Methods of instruction will include interactive lecture, video and live demonstrations, and role-playing. Foundations in cognitive and behavioral therapies are useful for advancing participants’ ability to implement this therapy.
Course Goals & Objectives
After completion of this course, participants will be able to:
- Explain the social problem-solving model of distress, and how to assess and teach problem-solving skills to persons with medical conditions and other emotional difficulties.
- Examine individual differences and diversity among persons and populations and how problem-solving therapy can be instrumental in facilitating individual coping across backgrounds.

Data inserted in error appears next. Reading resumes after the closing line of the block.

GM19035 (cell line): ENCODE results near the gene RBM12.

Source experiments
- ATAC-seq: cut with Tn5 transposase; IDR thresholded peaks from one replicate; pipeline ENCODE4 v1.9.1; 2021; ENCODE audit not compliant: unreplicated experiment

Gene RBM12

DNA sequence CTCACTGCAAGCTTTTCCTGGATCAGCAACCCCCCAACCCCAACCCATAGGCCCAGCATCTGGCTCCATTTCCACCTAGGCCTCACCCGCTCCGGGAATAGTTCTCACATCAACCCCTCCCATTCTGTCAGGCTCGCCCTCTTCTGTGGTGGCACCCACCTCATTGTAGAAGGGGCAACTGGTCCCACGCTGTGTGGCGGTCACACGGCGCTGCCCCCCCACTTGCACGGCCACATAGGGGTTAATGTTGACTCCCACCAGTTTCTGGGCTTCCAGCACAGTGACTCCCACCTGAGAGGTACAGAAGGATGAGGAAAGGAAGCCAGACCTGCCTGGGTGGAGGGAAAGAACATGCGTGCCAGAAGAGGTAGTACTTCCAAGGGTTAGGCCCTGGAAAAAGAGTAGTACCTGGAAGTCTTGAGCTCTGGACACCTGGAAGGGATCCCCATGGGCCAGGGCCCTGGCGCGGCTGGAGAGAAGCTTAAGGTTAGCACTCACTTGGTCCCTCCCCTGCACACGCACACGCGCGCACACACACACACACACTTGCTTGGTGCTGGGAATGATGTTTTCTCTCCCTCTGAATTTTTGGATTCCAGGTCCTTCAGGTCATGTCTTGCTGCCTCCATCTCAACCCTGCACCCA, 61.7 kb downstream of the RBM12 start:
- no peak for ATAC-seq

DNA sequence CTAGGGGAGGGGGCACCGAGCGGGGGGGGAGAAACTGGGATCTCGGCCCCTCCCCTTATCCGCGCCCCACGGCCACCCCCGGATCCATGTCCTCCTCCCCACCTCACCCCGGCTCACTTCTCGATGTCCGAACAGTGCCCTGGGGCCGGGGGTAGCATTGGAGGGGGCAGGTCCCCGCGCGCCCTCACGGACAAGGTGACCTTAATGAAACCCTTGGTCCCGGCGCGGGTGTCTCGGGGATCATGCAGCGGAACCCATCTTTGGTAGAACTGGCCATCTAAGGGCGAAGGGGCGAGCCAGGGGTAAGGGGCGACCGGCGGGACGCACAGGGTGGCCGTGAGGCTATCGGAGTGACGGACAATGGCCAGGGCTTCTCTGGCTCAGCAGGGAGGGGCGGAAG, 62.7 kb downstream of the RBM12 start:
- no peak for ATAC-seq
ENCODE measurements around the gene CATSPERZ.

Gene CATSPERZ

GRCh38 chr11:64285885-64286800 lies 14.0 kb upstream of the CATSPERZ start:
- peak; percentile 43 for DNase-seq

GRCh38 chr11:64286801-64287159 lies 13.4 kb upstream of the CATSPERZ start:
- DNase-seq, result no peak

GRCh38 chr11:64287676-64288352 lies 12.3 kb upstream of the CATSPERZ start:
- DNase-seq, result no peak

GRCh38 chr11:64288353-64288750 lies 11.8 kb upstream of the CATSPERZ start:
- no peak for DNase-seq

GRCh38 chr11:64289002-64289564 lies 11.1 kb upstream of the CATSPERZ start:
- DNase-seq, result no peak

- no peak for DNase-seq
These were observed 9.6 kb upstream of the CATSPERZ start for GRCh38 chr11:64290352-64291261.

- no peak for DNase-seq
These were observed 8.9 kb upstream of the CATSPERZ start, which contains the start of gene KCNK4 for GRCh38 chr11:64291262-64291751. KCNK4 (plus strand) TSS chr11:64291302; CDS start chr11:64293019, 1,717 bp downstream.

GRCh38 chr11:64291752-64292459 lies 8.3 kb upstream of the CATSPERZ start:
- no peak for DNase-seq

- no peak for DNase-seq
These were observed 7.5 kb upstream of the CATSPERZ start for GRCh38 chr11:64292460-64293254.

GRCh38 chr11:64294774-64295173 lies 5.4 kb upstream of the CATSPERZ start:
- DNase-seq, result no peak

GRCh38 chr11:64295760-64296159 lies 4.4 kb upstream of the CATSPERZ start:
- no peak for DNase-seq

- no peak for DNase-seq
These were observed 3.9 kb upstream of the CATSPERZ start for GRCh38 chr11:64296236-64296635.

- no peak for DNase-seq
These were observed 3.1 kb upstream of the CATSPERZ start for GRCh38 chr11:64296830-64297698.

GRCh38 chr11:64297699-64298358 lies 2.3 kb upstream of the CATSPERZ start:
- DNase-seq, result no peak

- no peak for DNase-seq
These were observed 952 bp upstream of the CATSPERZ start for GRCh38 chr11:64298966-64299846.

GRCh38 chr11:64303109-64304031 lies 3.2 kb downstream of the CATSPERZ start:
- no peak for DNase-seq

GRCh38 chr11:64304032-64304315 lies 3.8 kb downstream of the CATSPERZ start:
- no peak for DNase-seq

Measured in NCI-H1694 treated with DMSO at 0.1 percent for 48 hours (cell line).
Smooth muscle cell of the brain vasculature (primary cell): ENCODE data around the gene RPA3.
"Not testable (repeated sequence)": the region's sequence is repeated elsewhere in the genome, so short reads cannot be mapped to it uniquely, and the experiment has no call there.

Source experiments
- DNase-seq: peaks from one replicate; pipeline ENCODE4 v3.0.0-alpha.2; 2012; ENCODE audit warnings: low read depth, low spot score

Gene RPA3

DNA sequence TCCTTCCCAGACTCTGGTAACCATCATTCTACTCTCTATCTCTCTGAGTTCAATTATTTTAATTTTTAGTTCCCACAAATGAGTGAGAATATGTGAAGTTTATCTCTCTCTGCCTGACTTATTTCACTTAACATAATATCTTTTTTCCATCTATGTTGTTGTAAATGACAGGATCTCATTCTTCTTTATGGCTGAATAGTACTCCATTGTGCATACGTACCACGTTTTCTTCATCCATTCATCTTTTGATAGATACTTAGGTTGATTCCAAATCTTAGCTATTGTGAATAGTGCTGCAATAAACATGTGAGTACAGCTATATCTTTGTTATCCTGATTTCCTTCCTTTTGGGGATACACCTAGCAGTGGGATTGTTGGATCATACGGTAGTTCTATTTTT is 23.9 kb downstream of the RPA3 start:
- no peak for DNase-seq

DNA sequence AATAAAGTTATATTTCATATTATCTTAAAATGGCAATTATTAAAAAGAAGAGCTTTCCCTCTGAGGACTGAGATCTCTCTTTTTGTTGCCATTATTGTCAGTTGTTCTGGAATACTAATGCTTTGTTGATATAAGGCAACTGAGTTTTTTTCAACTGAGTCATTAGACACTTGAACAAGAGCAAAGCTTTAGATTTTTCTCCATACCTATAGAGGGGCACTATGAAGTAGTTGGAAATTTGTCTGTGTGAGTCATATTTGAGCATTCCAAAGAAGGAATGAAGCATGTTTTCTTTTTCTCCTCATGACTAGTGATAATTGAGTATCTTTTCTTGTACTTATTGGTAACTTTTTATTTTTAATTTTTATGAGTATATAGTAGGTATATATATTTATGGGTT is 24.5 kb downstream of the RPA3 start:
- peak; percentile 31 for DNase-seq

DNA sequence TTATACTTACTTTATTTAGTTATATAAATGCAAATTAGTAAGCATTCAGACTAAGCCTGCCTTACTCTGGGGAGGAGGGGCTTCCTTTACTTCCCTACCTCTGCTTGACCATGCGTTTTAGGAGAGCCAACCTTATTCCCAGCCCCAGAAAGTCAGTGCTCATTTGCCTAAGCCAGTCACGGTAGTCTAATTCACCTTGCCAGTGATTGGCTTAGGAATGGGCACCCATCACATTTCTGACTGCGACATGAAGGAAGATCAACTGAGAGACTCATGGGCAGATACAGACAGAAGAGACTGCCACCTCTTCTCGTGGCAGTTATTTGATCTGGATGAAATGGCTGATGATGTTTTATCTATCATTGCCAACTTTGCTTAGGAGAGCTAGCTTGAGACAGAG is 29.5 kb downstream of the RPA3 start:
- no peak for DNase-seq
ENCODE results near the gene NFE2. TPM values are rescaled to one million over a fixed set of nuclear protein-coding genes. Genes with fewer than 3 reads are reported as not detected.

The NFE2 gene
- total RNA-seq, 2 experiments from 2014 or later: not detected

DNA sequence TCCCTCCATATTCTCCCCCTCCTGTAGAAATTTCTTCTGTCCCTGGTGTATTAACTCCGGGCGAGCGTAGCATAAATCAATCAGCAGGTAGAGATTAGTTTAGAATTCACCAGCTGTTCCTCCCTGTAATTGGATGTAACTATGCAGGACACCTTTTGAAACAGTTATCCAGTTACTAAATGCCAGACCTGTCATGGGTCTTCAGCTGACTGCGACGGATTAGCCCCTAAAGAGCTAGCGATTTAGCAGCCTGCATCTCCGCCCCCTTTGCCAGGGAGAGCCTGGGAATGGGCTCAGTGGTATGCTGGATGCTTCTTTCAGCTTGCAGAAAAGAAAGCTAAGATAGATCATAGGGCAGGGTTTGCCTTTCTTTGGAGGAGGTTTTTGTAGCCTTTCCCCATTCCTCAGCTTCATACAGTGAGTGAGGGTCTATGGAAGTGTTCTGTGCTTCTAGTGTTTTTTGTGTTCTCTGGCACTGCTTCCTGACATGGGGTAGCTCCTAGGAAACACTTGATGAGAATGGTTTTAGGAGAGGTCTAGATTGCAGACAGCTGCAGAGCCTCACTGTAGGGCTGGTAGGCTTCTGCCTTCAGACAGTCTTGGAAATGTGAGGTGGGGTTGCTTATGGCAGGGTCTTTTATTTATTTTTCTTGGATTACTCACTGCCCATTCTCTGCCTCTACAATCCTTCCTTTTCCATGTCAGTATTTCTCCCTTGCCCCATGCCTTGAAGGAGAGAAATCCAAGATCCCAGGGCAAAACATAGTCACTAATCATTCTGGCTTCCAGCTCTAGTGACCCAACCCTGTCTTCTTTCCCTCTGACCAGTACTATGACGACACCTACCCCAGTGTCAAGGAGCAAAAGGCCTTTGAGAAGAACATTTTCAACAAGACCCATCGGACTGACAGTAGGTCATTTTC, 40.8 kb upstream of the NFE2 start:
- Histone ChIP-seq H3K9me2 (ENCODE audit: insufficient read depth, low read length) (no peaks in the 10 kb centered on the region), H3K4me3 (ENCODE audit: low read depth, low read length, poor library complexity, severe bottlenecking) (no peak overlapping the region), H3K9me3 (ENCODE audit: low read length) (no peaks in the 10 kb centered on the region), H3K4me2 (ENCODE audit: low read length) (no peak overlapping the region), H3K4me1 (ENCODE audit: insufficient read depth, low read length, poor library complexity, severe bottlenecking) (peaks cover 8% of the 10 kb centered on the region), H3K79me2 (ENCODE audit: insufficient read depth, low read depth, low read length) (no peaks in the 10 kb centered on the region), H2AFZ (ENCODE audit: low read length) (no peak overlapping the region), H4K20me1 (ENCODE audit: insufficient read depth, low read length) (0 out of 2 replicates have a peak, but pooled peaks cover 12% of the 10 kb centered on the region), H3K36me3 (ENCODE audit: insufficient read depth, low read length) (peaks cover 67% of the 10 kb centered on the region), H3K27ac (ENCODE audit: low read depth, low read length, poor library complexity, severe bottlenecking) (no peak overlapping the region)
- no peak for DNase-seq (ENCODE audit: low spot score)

- Identify, define, and help clients overcome maladaptive behavioral response styles to problems.
- Understand how to adapt problem solving therapy and skills training for different formats (i.e., couples, groups, workshops).
Dr. Felgoise is a licensed psychologist, Professor, Director of the Psy.D Program in Clinical Psychology, and Vice-Chair of the Department of Psychology at the Philadelphia College of Osteopathic Medicine. She earned her degrees and postdoctoral fellowship from Hahnemann (Drexel) University, and completed an APA-accredited internship UMDNJ-Robert Wood Johnson Medical School, in Piscataway, NJ. Dr. Felgoise earned her diplomate in clinical psychology by the American Board of Professional Psychology in 2003, and is a Fellow of the American Academy of Clinical Psychology.